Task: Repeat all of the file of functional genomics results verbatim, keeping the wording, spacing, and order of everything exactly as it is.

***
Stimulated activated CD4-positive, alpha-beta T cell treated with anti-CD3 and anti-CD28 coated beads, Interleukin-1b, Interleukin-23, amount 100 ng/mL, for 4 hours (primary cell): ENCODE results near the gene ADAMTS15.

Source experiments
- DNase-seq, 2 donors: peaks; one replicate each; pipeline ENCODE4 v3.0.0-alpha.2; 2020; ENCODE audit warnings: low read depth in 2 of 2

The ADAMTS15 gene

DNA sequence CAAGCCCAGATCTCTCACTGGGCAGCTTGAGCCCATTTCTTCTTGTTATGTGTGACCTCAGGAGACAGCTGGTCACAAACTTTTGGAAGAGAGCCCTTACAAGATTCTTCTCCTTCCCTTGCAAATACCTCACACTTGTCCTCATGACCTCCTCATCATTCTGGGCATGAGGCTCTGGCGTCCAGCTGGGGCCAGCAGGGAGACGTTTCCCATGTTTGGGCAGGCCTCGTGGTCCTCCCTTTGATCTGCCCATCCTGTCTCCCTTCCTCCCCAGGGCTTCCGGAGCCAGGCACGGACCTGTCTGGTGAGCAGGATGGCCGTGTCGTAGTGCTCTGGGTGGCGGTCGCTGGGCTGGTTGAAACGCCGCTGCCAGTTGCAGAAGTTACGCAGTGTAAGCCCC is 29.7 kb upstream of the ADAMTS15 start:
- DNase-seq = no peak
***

Stimulated activated CD4-positive, alpha-beta T cell treated with anti-CD3 and anti-CD28 coated beads, Interleukin-1b, Interleukin-23, amount 100 ng/mL, for 4 hours (primary cell): ENCODE results near the gene ADAMTS15.

Source experiments
- DNase-seq, 2 donors: peaks; one replicate each; pipeline ENCODE4 v3.0.0-alpha.2; 2020; ENCODE audit warnings: low read depth in 2 of 2

The ADAMTS15 gene

DNA sequence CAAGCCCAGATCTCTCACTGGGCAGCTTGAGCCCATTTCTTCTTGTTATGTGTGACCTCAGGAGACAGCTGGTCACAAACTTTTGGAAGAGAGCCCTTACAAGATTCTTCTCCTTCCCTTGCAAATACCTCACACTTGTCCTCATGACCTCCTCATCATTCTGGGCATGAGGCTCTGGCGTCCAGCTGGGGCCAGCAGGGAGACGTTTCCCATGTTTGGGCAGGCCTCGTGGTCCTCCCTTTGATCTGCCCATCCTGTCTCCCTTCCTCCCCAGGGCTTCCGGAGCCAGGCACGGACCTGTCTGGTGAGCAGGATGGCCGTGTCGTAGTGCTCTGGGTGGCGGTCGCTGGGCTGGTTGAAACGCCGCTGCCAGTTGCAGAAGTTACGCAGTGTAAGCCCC is 29.7 kb upstream of the ADAMTS15 start:
- DNase-seq = no peak